SLIM (Smart Lander for Investigating Moon) is the Lunar Landing Demonstrator which is under development at ISAS/JAXA. SLIM demonstrates not only so-called Pin-Point Landing Technique to the lunar surface, but also demonstrates the design to make the explorer small and lightweight. Realizing the compact explorer is one of the key points to achieve the frequent lunar and planetary explorations. This paper summarizes the preliminary system design of SLIM, especially the way to reduce the size.
SLIM project which aim for pin-point landing on the moon surface. For achieving this plan, it is necessary to estimate the flight position of the space probe. The estimation is performed by matching the detected craters with database. This paper introduces a crater detection method using Principal Component Analysis (PCA) and its evaluation. This method is capable of real-time processing under low computational resources such as Field-Programmable Gate Array (FPGA). In this research, we report improvement of robustness at detection and high accuracy of crater size measurement.
Energy absorbing system for landing gears is an important on the SLIM project. Open cell porous aluminum manufactured through 3D selective laser melting (SLM) process has been applied on the energy absorbing system. Compressive tests for cylindrical and hemispherical shaped porous aluminum with different porosities revealed the high potential as an energy absorbing component. Heat treatment after SLM processing is effective to increase the energy absorbing potential of the porous aluminum.
The landing radar employs a pulse-type radar using 4.3 GHz C-band microwave radiation. It has a wide beam for measuring the altitude in vertical direction, as well as four narrow tilted beams for measuring the velocity in horizontal direction. In this paper, development of the Bread Board Model (BBM), a field experiment, and the design of SLIM loading Flight Model (FM) are introduced. Furthermore, the radar simulator required for FM development of a radar is explained.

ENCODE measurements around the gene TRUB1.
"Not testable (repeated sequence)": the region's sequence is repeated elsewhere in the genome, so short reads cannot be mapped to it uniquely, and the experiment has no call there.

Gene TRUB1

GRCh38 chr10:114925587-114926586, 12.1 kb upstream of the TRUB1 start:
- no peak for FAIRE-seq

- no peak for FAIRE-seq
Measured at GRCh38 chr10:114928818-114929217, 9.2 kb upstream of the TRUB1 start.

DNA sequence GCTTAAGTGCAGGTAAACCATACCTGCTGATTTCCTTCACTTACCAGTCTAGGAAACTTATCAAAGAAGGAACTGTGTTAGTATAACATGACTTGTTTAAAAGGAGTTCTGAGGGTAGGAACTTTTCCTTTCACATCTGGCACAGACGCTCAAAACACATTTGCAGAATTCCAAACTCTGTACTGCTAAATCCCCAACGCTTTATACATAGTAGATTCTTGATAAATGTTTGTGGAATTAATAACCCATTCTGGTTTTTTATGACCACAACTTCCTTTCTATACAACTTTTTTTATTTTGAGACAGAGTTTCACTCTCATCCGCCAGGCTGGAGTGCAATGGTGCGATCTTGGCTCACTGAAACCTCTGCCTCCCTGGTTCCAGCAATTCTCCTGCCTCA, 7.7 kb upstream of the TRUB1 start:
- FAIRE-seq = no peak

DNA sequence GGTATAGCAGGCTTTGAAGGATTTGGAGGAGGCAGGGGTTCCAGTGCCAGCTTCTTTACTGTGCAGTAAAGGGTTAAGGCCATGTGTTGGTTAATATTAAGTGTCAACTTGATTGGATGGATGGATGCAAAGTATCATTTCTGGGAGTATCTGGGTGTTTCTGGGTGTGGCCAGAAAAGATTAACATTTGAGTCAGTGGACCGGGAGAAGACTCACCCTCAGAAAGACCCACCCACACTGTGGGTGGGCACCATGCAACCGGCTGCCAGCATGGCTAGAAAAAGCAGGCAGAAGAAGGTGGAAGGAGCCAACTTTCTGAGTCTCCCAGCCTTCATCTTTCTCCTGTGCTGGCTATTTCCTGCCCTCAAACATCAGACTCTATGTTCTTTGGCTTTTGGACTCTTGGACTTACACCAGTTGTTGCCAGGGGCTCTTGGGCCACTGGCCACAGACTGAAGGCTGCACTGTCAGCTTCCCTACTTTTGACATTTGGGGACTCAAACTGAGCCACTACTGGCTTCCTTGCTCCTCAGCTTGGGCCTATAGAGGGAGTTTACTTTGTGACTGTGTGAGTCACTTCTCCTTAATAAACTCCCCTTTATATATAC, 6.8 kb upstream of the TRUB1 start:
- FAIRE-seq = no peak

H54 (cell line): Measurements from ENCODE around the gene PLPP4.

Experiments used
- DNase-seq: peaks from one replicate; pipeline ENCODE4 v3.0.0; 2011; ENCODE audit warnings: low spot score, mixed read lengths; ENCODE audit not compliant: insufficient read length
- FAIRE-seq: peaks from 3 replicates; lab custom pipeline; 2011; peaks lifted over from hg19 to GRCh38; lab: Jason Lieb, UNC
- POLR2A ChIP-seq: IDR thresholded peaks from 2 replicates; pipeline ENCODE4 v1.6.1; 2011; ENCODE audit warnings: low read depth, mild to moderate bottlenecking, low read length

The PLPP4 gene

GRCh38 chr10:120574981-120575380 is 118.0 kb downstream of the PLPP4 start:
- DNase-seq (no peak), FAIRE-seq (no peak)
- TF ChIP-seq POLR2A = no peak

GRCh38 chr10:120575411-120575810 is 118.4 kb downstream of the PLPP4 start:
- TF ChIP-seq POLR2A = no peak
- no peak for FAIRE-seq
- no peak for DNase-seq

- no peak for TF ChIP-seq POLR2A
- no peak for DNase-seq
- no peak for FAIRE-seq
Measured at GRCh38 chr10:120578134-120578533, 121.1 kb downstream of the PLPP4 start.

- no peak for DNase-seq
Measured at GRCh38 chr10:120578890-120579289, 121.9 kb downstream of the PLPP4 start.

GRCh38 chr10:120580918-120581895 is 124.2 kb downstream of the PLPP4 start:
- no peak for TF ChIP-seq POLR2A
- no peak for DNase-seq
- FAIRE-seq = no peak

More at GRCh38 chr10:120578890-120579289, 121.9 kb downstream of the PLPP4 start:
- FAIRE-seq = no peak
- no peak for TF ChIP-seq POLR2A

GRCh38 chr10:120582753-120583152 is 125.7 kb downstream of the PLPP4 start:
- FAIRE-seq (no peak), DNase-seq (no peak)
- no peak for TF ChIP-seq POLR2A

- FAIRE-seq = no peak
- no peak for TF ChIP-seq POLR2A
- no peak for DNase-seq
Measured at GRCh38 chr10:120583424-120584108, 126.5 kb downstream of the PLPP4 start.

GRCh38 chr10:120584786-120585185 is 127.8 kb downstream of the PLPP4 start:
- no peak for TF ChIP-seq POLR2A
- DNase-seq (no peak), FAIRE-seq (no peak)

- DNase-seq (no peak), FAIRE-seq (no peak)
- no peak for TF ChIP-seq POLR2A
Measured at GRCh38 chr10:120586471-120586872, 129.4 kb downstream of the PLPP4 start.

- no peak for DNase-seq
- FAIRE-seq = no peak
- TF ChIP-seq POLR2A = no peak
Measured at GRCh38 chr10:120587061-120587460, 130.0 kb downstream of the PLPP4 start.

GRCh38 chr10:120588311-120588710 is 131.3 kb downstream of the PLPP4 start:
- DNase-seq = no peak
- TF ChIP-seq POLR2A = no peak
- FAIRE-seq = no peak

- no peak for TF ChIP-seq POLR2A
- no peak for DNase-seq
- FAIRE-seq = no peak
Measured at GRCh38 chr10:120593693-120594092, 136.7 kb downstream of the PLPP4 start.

Next generation moon landing mission will require autonomous pinpoint landing capability because of requirements for landing on specific terrains in a limited area. This capability requires precise absolute self-localization of the lander during braking descent phase. The purpose of this paper is to propose an algorithm to estimate the lander position and to evaluate its mountability to a space-grade FPGA. In this method, the position estimation is performed by matching crater point patterns with database point patterns by finding topological correspondences using crater-based linear features. In addition, we confirmed the resource amount and the calculation time when this algorithm is implemented on the FPGA using high-level synthesis.
Inviscid and Reynolds-averaged Navier-Stokes (RANS) simulations of transonic flows around the NASA Common Research Model are conducted using the Cartesian flow solver UTCart. The immersed boundary method is used to represent the smooth geometry surfaces on the Cartesian grids. The wall function is combined with the immersed boundary method to reproduce the turbulent boundary layer on the geometry surface in the RANS simulations. In the inviscid calculations, the qualitative flow feature including the position on the shock-wave on the wing shows agreement with the reference result a body-fitted grid. In the RANS calculations, the trend of pitching moment and drag shows fair agreement with the reference result, while prediction of the flow separation at high angle of attack is still difficult. Compared with the reference result, the differences in the total drag coefficient at a moderate angle of attack on the medium grid (33 million cells) and the fine grid (99 million cells) are 31 drag counts (10%) and 20 drag counts (6.5%), respectively. Furthermore, each of the calculated aerodynamic coefficients shows a consistent trend of grid convergence toward the reference result.
Summary of First Aerodynamics Prediction Challenge (APC-I) is presented. The APC-I is a domestic CFD prediction workshop that was held on July 3, 2015. The test cases include aerodynamic prediction of NASA-CRM with and without aeroelastic effects, and its wake flow prediction. We compare the CFD results with JAXA’s wind tunnel measurements. There are 15 participants from government, academia, industry, and commercial. The CFD results submitted from the participants are compared and discussed.
Summary of Second Aerodynamics Prediction Challenge (APC-II) is presented. The APC-II is a domestic CFD prediction workshop that was held on July 6, 2016. The test cases include aerodynamic prediction of NASA-CRM with and without support effects, and buffet prediction. We compare the CFD results with JAXA’s wind tunnel measurements. There are 9 participants from national research agency, academia, industry, and commercial software vendor. The CFD results submitted from the participants are compared and discussed in the presentation.